The change has taken place because of FDA concerns with imported medications. The FDA plans to conduct 591 good manufacturing practice (GMP) inspections in fiscal 2014 and 2015 in the U.S. This is down from the 967 performed during 2013-2014. In place, the FDA is aiming to perform 30 percent more foreign GMP inspections, conducting 843 inspections each year. Companies will be chosen for inspection based on the agency’s risk-based inspection model that grants leeway to high-quality companies.

Source: Pharmaceutical Manufacturing

Posted by Tim Sandle

Monday, 21 April 2014

Fungal contamination of pharmaceutical products


The second most common reason for the recall of pharmaceutical products is fungal contamination. To assess current trends and to evaluate risks, Tim Sandle has written an article for the European Pharmaceutical Review.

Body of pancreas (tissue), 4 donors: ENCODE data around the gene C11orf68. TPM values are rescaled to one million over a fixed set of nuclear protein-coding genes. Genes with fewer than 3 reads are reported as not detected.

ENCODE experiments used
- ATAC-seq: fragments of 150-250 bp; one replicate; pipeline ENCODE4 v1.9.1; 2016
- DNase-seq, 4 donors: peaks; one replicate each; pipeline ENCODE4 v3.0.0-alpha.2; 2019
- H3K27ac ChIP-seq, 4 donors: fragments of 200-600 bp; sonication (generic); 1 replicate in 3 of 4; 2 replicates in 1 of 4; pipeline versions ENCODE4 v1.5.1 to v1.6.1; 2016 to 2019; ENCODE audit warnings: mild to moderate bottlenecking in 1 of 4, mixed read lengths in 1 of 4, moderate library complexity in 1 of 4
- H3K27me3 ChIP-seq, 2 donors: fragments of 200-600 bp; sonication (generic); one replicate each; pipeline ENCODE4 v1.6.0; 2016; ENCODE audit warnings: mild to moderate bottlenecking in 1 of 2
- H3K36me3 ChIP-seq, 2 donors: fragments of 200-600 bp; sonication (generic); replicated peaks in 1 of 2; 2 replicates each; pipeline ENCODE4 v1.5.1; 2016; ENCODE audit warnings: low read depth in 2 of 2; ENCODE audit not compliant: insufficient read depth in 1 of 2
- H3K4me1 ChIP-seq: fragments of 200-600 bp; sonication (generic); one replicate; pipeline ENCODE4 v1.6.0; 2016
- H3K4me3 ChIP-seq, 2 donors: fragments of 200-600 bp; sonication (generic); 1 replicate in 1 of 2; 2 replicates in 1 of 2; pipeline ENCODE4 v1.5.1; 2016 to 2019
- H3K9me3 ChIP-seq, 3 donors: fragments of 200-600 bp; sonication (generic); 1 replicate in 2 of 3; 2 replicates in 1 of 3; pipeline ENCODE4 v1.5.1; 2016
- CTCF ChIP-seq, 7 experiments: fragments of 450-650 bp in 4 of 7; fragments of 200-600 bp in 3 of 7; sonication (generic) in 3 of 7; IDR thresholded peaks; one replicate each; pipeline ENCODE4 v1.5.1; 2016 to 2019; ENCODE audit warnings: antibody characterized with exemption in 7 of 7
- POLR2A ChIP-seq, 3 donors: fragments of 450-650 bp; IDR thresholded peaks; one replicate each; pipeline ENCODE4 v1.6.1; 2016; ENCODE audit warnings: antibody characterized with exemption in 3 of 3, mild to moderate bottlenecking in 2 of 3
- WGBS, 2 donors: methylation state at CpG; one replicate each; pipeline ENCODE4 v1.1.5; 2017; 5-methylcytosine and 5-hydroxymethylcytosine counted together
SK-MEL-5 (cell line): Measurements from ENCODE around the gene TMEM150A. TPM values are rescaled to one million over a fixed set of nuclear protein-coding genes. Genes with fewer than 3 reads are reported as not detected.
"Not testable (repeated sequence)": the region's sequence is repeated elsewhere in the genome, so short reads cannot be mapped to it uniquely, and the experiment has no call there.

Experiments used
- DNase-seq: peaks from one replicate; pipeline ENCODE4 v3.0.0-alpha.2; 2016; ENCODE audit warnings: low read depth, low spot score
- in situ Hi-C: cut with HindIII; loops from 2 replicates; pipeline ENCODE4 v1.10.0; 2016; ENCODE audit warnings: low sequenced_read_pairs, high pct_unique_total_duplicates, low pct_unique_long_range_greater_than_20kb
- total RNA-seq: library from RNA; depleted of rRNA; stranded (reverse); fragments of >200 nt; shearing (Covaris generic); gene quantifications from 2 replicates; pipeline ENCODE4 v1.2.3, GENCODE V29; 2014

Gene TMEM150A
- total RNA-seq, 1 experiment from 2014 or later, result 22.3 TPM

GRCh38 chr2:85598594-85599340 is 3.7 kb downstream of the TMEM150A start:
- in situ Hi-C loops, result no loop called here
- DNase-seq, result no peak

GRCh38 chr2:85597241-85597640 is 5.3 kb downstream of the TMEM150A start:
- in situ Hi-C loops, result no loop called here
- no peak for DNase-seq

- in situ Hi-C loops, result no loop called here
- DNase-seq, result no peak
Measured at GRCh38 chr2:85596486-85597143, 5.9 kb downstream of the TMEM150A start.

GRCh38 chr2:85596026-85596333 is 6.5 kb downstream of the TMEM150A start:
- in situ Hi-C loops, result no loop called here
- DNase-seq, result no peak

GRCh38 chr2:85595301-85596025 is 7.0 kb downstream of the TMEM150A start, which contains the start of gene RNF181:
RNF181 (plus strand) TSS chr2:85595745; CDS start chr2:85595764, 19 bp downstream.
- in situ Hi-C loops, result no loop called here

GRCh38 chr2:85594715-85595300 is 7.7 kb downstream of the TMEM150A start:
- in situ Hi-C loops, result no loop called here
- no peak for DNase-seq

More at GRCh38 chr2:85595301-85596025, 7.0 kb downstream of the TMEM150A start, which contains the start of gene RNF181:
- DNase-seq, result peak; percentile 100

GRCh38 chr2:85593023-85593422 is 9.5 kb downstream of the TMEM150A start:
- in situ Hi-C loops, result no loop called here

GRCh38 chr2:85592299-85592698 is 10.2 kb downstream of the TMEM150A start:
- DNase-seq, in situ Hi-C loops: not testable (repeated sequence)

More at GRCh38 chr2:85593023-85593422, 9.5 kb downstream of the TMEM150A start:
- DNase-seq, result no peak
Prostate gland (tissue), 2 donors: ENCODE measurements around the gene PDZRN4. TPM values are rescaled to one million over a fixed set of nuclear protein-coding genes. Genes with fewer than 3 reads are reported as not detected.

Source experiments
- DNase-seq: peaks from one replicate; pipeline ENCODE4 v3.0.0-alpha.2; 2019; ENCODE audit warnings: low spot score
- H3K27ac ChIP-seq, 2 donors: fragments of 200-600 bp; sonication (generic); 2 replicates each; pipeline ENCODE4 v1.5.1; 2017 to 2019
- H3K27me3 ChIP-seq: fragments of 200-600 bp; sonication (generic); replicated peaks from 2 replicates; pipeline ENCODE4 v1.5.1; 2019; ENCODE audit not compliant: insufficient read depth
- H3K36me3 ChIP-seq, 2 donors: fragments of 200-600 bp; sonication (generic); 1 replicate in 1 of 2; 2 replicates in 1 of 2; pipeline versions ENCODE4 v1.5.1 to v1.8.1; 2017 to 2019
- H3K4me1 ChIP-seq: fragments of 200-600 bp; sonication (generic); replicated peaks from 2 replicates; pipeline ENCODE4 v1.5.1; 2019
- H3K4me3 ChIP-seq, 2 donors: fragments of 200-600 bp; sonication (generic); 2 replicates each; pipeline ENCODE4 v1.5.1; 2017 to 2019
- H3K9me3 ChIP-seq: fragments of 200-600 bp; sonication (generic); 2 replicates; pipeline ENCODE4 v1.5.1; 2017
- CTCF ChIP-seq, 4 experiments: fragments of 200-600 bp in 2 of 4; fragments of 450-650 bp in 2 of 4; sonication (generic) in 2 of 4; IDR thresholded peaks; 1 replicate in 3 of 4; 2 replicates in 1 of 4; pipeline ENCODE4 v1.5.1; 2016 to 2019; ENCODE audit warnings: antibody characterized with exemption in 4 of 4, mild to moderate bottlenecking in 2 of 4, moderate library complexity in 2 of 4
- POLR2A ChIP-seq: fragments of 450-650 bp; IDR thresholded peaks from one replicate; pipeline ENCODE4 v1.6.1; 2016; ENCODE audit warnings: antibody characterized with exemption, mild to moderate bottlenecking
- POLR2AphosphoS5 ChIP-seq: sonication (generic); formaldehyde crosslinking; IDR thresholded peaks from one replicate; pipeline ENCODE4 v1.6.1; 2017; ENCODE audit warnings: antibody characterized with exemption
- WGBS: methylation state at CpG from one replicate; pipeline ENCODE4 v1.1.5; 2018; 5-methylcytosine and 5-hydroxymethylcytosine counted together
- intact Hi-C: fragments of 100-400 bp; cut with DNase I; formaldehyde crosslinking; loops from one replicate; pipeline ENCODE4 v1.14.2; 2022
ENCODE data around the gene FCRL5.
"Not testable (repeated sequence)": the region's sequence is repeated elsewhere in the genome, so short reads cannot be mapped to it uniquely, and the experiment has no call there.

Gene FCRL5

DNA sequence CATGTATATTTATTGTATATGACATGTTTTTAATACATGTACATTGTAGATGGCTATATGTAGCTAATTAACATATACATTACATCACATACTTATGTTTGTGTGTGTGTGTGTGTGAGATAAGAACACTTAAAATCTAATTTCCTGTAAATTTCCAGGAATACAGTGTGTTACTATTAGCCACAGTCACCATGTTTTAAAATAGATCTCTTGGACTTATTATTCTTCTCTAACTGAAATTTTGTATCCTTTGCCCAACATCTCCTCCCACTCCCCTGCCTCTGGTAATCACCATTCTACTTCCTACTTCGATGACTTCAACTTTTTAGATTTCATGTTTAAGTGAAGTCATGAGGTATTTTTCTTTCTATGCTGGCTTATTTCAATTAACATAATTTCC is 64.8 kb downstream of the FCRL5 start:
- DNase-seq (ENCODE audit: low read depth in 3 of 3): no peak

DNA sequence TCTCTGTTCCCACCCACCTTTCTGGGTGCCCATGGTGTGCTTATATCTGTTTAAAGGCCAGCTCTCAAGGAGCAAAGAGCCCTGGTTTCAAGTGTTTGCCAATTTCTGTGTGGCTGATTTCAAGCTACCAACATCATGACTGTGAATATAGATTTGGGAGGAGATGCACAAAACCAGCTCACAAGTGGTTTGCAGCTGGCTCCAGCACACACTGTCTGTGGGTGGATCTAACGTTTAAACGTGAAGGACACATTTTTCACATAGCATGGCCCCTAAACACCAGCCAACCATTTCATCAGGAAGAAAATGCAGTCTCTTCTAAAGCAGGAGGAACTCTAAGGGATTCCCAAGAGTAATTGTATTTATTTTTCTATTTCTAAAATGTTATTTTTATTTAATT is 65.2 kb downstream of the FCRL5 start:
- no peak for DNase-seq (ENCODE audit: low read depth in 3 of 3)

Most reports relating to the contamination of pharmaceutical products centre on bacterial contamination rather than fungi. The reasons for this may relate to few 'microbiology' laboratories in pharmaceutical organisations having trained mycologists; to an underestimation of the association between fungi and product contamination incidents; and due to a lack of appreciation of the risks that fungi can pose to cleanrooms and controlled environments. This article considers some of these issues and, in doing so, argues that the contamination risk posed by fungi to pharmaceutical products is greater than the level of industrial and academic interest would suggest.

The reference for the article is:

Sandle, T. (2014) Fungal contamination of pharmaceutical products: the growing menace, European Pharmaceutical Review, 19 (1): 68-71

For further details, please contact Tim Sandle